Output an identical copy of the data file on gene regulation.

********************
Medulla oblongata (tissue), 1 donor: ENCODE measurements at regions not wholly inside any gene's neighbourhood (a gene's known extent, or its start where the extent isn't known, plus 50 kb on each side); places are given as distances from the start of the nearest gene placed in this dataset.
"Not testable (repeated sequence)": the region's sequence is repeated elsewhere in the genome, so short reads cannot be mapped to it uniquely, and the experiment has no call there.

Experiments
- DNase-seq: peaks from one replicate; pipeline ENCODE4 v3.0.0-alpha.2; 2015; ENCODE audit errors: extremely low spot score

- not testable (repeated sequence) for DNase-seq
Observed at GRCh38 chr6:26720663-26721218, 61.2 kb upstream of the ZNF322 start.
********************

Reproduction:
Medulla oblongata (tissue), 1 donor: ENCODE measurements at regions not wholly inside any gene's neighbourhood (a gene's known extent, or its start where the extent isn't known, plus 50 kb on each side); places are given as distances from the start of the nearest gene placed in this dataset.
"Not testable (repeated sequence)": the region's sequence is repeated elsewhere in the genome, so short reads cannot be mapped to it uniquely, and the experiment has no call there.

Experiments
- DNase-seq: peaks from one replicate; pipeline ENCODE4 v3.0.0-alpha.2; 2015; ENCODE audit errors: extremely low spot score

- not testable (repeated sequence) for DNase-seq
Observed at GRCh38 chr6:26720663-26721218, 61.2 kb upstream of the ZNF322 start.